Disclaimer: The opinions expressed in these articles do not necessarily represent those of Maryville College or the Highland Echo staff
There is nothing that I like less than a conversation stopper, and I am writing today about the father of all conversation stoppers: “We’re not all like that.” It can be pulled out in any occasion when someone is talking about oppression or especially about violence, and it is a great way to make someone distrust you.
Let’s start out with an example.
A woman decides that she trusts one of her male friends enough to tell him about a time she was sexually assaulted. He’s a great guy on all accounts, and he reacts reasonably, but the first or second thing out of his mouth is, “You know not all men are like that, right?”
She did not need him to remove culpability from himself. Addressing the subject of her assault was not an accusation. The first thing that came to his mind, though, was to distance his own identity from that of anyone who might do something like sexually assault a woman. Inherently, that’s at least a little selfish, taking the focus of the conversation away from her feelings to his.
I’d say that this hypothetical woman, who is based on many stories that I’ve read and heard and is not all that hypothetical, might not go to her friend with things like this in the future.
When talking about subjects like rape and misogyny, saying something like “we’re not all like that” or “men aren’t all like that” is unnecessary and unhelpful. It doesn’t matter that all men are not like that because enough of them are and, also, all of them are living in a system that enables them to commit acts of sexual assault and domestic violence and face little punishment.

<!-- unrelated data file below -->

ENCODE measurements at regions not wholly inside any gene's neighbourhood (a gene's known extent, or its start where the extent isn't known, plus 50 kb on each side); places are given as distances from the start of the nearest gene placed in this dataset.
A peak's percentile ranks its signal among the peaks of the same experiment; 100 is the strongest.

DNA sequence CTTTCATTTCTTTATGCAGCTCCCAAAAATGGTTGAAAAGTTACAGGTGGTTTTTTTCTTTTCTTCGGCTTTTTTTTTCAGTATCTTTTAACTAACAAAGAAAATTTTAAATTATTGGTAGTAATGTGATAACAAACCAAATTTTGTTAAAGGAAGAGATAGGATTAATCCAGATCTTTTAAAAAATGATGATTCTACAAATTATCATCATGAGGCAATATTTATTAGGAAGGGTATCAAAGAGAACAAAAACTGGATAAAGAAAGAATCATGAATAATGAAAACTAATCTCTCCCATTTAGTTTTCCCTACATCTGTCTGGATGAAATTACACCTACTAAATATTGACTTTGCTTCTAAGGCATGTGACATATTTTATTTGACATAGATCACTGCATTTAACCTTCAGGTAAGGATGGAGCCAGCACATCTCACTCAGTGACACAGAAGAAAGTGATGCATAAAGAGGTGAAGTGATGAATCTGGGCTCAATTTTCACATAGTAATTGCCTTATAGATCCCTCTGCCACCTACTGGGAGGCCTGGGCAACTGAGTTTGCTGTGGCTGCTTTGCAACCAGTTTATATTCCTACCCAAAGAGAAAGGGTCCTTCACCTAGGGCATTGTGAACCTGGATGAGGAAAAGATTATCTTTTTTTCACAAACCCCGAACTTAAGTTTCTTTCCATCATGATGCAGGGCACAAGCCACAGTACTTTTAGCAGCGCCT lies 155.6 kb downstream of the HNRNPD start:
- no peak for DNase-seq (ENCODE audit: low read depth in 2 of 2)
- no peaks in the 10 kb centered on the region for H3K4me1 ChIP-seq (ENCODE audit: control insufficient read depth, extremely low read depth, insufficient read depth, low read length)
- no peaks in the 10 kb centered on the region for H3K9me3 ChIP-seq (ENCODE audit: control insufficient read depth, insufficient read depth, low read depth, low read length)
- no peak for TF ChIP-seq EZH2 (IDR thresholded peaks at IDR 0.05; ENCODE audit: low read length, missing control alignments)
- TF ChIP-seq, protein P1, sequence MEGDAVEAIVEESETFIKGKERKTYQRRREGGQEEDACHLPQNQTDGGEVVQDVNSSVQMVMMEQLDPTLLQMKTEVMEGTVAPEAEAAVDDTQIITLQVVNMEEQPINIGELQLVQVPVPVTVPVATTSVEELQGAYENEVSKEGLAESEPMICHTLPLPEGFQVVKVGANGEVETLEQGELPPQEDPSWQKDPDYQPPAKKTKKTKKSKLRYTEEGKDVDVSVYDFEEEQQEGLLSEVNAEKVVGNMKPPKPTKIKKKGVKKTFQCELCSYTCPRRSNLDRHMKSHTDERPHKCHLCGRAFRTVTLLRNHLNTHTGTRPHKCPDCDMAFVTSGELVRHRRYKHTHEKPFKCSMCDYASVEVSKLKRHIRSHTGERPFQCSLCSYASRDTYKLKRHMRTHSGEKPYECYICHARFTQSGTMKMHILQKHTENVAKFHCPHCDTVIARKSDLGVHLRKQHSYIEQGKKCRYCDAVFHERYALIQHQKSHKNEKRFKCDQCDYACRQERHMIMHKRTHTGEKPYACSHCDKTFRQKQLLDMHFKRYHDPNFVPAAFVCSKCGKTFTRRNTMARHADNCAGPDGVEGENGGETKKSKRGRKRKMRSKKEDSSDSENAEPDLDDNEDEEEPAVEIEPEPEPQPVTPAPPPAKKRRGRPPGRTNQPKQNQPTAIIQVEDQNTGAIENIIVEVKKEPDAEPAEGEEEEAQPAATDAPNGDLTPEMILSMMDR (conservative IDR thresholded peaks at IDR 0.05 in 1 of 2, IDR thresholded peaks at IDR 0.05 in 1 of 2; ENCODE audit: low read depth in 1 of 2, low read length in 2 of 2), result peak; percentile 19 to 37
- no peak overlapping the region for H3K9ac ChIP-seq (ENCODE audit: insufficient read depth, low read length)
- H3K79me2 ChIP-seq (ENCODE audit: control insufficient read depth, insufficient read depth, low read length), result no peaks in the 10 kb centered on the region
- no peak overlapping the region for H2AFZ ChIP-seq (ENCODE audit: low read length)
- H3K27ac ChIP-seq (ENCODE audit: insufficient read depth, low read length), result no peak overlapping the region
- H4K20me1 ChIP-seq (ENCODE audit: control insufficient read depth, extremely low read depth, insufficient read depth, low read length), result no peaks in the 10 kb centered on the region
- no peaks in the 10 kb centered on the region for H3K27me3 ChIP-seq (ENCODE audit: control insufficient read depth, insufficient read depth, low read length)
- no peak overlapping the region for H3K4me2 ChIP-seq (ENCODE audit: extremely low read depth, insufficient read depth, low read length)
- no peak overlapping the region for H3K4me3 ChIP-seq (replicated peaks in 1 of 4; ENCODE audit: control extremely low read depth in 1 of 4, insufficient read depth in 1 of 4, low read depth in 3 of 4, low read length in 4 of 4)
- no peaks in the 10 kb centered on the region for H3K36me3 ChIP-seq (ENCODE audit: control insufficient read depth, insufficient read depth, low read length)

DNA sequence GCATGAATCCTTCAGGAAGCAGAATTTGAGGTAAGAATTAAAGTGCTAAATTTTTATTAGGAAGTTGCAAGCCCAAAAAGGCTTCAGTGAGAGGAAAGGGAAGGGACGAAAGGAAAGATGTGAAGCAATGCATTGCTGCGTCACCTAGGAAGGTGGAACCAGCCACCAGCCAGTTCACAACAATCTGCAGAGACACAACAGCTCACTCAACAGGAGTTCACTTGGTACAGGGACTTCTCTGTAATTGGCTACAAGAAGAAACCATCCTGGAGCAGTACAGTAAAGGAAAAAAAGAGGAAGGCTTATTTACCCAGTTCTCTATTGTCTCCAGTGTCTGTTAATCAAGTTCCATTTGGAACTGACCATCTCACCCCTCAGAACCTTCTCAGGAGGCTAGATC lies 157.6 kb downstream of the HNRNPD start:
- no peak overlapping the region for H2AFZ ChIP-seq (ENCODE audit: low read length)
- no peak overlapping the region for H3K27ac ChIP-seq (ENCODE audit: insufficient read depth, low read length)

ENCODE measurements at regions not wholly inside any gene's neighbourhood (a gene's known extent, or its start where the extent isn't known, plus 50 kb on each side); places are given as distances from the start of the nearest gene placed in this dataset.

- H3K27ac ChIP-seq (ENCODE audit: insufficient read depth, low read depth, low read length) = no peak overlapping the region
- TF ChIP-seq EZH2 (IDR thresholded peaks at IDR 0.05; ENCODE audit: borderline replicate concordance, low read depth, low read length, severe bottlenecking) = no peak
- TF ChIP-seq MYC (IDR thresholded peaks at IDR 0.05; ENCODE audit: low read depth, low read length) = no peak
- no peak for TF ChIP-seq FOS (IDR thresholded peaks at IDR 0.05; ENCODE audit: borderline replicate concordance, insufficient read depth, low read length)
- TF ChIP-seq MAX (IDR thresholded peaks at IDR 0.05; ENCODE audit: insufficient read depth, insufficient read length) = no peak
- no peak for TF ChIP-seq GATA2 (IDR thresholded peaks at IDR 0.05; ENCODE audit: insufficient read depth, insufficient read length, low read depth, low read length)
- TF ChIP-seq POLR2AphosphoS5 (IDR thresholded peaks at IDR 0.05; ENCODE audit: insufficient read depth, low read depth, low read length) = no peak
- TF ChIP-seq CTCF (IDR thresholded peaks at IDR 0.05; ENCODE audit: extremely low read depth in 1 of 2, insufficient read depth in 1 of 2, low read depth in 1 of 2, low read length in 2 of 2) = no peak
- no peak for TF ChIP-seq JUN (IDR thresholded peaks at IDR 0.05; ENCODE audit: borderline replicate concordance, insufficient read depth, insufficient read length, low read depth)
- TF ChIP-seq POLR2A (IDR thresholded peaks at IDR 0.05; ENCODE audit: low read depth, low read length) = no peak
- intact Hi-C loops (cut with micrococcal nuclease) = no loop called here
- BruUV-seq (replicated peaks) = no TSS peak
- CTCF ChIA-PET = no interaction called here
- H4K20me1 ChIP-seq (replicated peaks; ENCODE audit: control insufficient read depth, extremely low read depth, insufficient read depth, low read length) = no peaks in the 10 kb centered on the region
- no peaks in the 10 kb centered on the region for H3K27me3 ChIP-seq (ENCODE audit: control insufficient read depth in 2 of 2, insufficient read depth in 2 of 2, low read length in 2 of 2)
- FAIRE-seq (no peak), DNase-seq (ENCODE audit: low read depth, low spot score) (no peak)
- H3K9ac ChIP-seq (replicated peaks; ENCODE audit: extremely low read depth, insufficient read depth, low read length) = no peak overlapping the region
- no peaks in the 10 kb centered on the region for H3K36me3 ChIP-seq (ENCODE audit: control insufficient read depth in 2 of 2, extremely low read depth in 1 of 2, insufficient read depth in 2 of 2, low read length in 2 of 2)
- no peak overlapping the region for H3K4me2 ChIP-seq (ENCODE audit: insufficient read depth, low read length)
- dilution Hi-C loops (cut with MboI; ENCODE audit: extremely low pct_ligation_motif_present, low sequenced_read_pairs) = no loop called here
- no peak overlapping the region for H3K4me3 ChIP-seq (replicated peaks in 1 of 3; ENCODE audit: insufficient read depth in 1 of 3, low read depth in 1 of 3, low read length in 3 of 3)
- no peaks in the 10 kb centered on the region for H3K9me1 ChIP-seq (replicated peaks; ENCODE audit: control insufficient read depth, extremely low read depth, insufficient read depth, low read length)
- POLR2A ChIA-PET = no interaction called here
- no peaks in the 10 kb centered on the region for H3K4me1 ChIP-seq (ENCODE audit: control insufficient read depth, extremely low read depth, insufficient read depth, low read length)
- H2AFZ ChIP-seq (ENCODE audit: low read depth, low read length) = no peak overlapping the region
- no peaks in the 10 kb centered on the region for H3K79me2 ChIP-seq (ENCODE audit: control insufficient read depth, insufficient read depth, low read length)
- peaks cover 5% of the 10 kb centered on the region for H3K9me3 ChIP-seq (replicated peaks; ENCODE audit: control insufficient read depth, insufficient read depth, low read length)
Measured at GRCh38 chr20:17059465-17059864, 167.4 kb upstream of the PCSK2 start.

Sure, all men aren’t like that, but all women still know how to hold their keys between their fingers so they can use them like a weapon. All men aren’t like that, but all women know the right places to kick and gouge if somebody tries to assault. They teach us in high school. They gather groups full of girls out on gym mats so they can learn how to pull out of a man’s hold like it’s an inevitability.
When a man is faced with the story of a woman being assaulted and his first reaction is, “but we’re not all like that,” she isn’t comforted. All that statement basically says, regardless of intention, is “I’m sorry you were raped, but let’s remember that I would never do that!”
It isn’t about what you wouldn’t do. It’s about the fact that so many men do. The overwhelming statistics regarding the frequency of sexual assault against women do not point towards a handful of repeat offenders or serial rapists.
It points towards an epidemic, one mainly focused within homes and relationships. It is likely that the woman telling you her story was assaulted by someone she never thought was like that.
I have known men who have become upset when women cross the street to avoid them or when women act suspicious towards them. I have known men who have acted like being treated as if they might be a rapist is equal or worse to being constantly on guard about being raped.
These facts don’t color my opinion about men as a whole, but they certainly color my opinion about that type of man. Sure, they would never assault a woman, but they also don’t want to acknowledge how many are being assaulted regardless of their actions.
They’re not as dangerous, but they are part of something dangerous, an undercurrent to a conversation that they refuse to have when they claim that all men aren’t like that.
Women know that all men aren’t like that. What they need to hear is that you are more concerned with what was done to them than your own comfort or feelings. What they need to hear is not that this was some isolated, freak incident, one lone maniac in a world full of nice guys, but that they aren’t alone.
Rape is a common crime. It’s not a shocking twist in a horror movie that nobody could see coming. It is reality, and men need to step forward to address that reality before they come to their own defenses.